Nova Scotia poet releases new book of poetry.
Anyone who has ever driven through rural Nova Scotia might be familiar with the Masstown area, notable for its infamous country market and campy roadside antique sales. While these sights are now memorable fixtures of the province’s highway landscape, Chad Norman remembers a different version of the area, which he describes in his latest collection of poetry, Masstown. The book is a tribute to Norman’s grandparents, Bert and Gladys, and an homage to the disappearance of small dairy farms in the Atlantic region.
On Oct. 24, Norman brought his work to Mount Allison University, where he read a selection of his poetry to a small but enthusiastic audience in the Manning Room of the University Chapel. The English department’s Robert Lapp and the English Society organized the event.
During the reading, Norman shared poems that transported the audience into the intimate space of his old family farmhouse. He vividly re-constructed fragments of his childhood memory, recounting scenes like haircuts or “trims” in the kitchen, the process of canning preserves in the fall, and the quiet after-dinner hours spent with Bert and Gladys.
But Norman’s poetry is more than just a tender retrospect of his grandparents’ lives. His work also recalls the now increasingly obsolete culture of family farming in the Maritimes.
“I was honouring a way of life which relied on a once thriving industry, the family-owned and operated dairy farm,” said Norman. “In the beginning, the manuscript was titled Bert and Gladys, but I knew there was something larger than them and the farm history.”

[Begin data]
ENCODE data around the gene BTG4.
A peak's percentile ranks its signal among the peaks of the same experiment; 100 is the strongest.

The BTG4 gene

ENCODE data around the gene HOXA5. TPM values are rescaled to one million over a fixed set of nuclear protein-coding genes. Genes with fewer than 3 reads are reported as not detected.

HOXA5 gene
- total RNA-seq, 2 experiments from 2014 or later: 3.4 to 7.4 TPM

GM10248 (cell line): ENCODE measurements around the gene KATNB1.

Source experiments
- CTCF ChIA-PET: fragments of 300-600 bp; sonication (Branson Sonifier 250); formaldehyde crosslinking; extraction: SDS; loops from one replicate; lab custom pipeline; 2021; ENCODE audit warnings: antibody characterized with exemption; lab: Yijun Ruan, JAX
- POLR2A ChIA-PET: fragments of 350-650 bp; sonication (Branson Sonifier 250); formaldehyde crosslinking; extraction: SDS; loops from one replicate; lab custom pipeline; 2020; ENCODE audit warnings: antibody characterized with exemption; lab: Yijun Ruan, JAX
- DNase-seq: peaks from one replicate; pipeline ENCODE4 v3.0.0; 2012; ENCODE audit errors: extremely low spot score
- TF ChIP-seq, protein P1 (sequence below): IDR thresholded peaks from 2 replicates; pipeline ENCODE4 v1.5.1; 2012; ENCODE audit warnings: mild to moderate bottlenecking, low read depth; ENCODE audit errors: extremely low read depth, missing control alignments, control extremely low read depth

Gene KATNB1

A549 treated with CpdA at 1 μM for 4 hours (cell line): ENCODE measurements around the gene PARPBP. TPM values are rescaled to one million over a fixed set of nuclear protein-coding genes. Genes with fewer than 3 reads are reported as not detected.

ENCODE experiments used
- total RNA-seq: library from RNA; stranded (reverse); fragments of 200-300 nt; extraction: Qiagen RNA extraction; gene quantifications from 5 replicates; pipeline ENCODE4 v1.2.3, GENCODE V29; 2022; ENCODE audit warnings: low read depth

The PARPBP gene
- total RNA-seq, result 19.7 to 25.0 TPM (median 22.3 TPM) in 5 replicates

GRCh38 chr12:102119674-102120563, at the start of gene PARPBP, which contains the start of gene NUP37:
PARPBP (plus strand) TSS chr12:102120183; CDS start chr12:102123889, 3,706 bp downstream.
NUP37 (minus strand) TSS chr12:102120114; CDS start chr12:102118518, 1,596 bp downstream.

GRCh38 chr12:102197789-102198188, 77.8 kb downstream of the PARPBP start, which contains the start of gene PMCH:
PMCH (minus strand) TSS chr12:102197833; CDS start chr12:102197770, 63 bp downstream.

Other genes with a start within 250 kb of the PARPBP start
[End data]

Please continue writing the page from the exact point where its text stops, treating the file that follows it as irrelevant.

From listening to Norman recite his work, it becomes clear that the meanings of his poems extend beyond the literal descriptions of his grandparents’ marriage. Each poem, written with a mix of fondness, nostalgia, and regional nuance, is imbued with a sense of rural history that many Canadians can relate to.
As I read his work—specifically the poem “Canning”—I was reminded of a distinct moment in rural Prince Edward Island making jam in my own Grandmother’s kitchen. I can guess that many Canadian readers who pick up Norman’s book will be flooded with memories of their own that are rooted in a similarly rural aesthetic.
Norman’s plainly and sensitively expressed details breathe life and colour into his poems. His straightforward anecdotes about the flour on Gladys’s apron, or the liquor Bert smuggled away in the bathroom, lend a light-hearted, even comedic, element to his writing. His verses use unadorned and sparse language that creates brief, but vivid, pictures that emerge and disintegrate just like memories.
Although his poems are openly personal and sentimental, there is nothing self-indulgent about them. The simplicity and subtlety of the scenes Norman creates render his work accessible and relatable without being overly individualistic or melancholy—a welcome change from much autobiographically derived contemporary poetry.
Masstown is a valuable addition to the Canadian contemporary poetry repertoire. It captures the importance of keeping traditions alive and honouring our memories. Norman’s observations allow his readers to see where history and the present diverge, and where they intersect.
Norman resides in Truro, Nova Scotia, where he works at a manufacturing plant and continues to write poetry. Masstown is his fifteenth book of poetry throughout his twenty-five year long career. The collection was published by Black Moss Press in Windsor, Ontario.